Highlighting the U.S.’s long history in meddling in other countries’ elections is not “whataboutism,” but rather a highly germane point to understanding the context for the allegations of Russian meddling in Election 2016, Caitlin Johnstone observes.
By Caitlin Johnstone
There is still no clear proof that the Russian government interfered with the 2016 U.S. election in any meaningful way. Which is weird, because Russia and every other country on earth would be perfectly justified in doing so.
Like every single hotly publicized Russiagate “bombshell” that has broken since this nonsense began, Mueller’s indictment of 13 Russian social media trolls was paraded around as proof of something hugely significant (an “act of war” in this case), but on closer examination turns out to be empty.
The always excellent Moon of Alabama recently made a solid argument that has also been advanced by Russiagate skeptics like TYT’s Michael Tracey and Max Blumenthal of The Real News, pointing out that there is in fact no evidence that the troll farming operation was an attempt to manipulate the U.S. election, nor indeed that it had any ties to the Russian government at all, nor indeed that it was anything other than a crafty Russian civilian’s money making scheme.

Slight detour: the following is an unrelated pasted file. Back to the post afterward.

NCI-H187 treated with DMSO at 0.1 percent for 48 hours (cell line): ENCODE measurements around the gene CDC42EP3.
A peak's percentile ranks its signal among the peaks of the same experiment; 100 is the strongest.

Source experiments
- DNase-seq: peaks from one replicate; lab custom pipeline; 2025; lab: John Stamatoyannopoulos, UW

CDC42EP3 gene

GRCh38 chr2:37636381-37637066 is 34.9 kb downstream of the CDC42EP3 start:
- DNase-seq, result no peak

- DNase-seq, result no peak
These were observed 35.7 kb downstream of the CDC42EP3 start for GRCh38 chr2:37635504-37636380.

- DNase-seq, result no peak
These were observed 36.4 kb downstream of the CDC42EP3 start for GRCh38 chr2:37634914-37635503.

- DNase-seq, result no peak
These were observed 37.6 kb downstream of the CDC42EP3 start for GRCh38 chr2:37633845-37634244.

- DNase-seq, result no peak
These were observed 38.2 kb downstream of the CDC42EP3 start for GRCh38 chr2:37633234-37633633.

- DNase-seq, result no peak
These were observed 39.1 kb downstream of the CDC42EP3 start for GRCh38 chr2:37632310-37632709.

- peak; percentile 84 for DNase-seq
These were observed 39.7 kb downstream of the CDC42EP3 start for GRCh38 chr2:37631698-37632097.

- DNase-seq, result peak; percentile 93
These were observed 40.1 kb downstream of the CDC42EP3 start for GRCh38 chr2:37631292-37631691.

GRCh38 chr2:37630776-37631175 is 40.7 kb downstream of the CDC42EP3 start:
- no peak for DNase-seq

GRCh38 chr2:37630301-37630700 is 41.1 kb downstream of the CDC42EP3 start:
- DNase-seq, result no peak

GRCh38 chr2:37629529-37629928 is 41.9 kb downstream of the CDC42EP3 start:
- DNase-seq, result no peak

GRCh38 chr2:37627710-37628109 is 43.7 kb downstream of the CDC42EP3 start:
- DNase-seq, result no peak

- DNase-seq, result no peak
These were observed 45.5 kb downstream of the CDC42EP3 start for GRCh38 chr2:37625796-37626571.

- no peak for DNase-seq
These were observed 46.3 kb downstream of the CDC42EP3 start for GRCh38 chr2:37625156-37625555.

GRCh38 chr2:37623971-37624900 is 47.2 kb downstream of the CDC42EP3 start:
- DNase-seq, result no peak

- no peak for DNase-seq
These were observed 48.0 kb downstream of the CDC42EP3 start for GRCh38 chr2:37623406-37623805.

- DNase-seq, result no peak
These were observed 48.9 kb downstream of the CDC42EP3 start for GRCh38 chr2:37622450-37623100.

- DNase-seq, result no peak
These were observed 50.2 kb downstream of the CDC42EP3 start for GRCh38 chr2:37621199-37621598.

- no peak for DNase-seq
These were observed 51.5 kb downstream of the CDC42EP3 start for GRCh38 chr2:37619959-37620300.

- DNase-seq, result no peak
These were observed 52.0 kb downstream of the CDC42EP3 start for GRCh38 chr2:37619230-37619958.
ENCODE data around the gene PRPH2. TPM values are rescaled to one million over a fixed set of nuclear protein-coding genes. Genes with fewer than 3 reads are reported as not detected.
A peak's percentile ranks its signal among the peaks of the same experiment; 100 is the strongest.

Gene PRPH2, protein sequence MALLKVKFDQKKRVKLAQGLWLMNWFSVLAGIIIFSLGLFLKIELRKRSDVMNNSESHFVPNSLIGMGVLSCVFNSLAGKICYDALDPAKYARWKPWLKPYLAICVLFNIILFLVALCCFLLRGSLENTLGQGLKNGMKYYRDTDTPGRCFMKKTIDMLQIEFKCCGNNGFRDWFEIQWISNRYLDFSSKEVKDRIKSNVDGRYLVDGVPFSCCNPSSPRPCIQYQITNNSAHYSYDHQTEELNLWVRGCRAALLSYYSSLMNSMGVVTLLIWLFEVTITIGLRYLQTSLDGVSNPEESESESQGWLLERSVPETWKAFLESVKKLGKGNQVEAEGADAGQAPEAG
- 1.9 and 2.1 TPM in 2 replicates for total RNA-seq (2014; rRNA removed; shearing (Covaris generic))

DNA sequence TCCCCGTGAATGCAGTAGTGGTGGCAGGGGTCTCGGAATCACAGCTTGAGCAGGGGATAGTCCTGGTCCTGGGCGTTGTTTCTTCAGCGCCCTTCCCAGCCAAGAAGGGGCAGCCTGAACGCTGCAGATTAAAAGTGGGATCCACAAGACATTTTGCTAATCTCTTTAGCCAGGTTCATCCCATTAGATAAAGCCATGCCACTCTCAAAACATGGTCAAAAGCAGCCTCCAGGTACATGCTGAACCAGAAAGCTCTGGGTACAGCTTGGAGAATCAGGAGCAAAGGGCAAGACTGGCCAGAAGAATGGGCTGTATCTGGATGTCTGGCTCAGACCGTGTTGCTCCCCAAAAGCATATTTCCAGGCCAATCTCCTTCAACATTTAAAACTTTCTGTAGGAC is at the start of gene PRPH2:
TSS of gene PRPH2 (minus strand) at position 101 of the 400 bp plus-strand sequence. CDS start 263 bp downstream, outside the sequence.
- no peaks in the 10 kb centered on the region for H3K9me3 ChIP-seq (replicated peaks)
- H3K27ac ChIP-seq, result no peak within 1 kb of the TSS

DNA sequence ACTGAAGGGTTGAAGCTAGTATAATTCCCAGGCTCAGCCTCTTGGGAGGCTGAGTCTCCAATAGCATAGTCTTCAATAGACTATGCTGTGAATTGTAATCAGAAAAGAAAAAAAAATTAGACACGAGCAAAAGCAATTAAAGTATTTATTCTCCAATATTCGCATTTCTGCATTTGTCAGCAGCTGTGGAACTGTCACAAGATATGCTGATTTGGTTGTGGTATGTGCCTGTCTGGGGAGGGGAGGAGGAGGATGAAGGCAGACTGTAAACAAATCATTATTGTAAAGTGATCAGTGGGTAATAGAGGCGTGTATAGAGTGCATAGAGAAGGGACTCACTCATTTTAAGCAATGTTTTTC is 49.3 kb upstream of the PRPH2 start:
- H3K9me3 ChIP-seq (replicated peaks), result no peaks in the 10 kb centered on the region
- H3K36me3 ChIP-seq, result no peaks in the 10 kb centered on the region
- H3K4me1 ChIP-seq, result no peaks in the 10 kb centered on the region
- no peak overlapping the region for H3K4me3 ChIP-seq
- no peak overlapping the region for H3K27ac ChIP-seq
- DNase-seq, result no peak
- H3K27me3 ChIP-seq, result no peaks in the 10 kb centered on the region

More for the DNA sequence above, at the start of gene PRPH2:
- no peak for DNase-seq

The notion that a few Russian trolls committed a “conspiracy to defraud the United States” by “sowing discord” with a bunch of wildly contradictory posts endorsing all sorts of different ideologies sounds completely ridiculous in a country whose mainstream media spends all its time actively creating political division anyway, but when you look at it as a civilian operation to attract social media followers to sock puppet accounts with the goal of selling promoted posts for profit, it makes perfect sense.
James Corbett of The Corbett Report has a great video about how absolutely bizarre it is that public dialogue is ignoring the fact that these trolls overwhelmingly used mainstream media like the Washington Post in their shares instead of…